4. The Eco-Charrette
	4.1 The charrette process
	4.2 SWOT analysis
	4.3 The University of Pennsylvania Arboretum project
	4.4 Adopt ¿right mind¿
5. Barriers to High-Performance Buildings: Why Some Projects Succeed and Others Fail
	5.1 Fewer higher-level certifications
	5.1.1 LEED for Core and Shell
	5.1.2 LEED for Commercial Interiors
	5.1.3 LEED for Existing Buildings
	5.2 What needs to happen
	5.3 Getting consistent results
6. The Business Case for Green Buildings
	6.1 Incentives and barriers to green buildings
	6.1.1 Overcoming barriers to green buildings
	6.1.2 Benefits that build a business case
	6.2 Economic benefits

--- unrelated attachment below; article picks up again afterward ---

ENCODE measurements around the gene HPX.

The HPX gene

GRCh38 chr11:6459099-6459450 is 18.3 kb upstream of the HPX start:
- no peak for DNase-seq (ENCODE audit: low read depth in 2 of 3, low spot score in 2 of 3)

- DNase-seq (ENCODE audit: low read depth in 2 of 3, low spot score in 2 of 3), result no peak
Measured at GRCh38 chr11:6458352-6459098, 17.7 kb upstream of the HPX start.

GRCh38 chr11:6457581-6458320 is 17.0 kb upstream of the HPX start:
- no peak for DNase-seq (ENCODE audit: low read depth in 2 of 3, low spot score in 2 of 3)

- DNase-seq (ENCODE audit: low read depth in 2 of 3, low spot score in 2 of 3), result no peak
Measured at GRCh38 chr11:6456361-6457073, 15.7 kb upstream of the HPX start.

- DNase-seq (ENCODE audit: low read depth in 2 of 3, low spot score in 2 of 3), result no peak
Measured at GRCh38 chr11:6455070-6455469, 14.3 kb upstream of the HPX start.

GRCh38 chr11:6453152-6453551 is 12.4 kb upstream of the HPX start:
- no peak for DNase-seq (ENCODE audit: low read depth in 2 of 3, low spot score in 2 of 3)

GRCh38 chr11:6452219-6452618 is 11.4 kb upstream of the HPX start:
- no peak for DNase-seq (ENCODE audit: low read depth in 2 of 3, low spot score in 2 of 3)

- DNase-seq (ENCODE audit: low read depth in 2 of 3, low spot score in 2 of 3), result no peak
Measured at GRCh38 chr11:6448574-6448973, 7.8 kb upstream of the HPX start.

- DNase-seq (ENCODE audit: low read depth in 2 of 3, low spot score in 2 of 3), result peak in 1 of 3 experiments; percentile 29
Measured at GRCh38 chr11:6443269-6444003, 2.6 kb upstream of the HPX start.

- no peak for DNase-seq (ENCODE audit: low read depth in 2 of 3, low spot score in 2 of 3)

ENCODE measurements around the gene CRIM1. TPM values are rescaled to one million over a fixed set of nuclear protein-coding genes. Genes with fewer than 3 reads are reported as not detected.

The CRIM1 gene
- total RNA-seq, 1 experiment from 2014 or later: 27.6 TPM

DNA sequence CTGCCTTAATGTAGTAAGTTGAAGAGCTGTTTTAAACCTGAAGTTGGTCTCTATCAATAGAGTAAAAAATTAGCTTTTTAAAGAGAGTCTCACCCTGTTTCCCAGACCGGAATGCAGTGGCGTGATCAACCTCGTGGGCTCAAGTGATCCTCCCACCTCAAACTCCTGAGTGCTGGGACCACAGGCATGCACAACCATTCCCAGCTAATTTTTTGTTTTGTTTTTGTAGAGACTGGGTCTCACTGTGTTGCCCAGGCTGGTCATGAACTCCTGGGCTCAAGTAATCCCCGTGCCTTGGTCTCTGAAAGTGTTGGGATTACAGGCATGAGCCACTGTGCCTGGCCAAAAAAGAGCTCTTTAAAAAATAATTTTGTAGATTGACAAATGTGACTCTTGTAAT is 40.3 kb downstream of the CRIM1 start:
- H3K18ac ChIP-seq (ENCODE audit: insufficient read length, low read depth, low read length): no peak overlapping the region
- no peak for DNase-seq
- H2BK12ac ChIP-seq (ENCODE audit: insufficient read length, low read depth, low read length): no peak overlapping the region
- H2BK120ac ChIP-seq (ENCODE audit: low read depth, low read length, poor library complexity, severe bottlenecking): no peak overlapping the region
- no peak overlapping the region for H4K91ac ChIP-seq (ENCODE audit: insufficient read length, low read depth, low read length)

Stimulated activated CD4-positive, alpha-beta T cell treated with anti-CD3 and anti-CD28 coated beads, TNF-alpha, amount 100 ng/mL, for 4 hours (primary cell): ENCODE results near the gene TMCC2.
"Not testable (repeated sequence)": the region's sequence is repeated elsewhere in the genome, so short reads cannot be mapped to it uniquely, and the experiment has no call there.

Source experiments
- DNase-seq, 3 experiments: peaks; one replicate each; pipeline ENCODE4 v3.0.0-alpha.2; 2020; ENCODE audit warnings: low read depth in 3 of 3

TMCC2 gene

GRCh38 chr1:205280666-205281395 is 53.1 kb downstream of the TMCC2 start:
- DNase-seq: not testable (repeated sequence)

6.2.1 Reduced operating costs
	6.2.2 Reduced maintenance costs
	6.2.3 Increased building value
	6.2.4 Tax benefits
	6.3 Productivity gains
	6.4 Risk management
	6.5 Health improvements
	6.6 Public relations and marketing
	6.6.1 Stakeholder relations and occupant satisfaction
	6.6.2 Environmental stewardship
	6.6.3 More competitive product
	6.7 Recruitment and retention
	6.8 Financing green projects
	6.9 Political
	6.10 Who benefits?
7. Costs of Green Buildings
	7.1 Cost drivers for green buildings
	7.1.1 Team experience
	7.1.2 LEED certification level
	7.1.3 Team structure
	7.1.4 Design process and scope
	7.1.5 LEED documentation costs
	7.1.6. Added design fees
	7.2 Additional cost considerations
	7.2.1 The initial budget
	7.2.2 Timing of the project
	7.2.3 Location of the project
	7.2.4 Climate
	7.2.5 Design standards
	7.2.6 Project size
	7.2.7 Feasibility of LEED Measures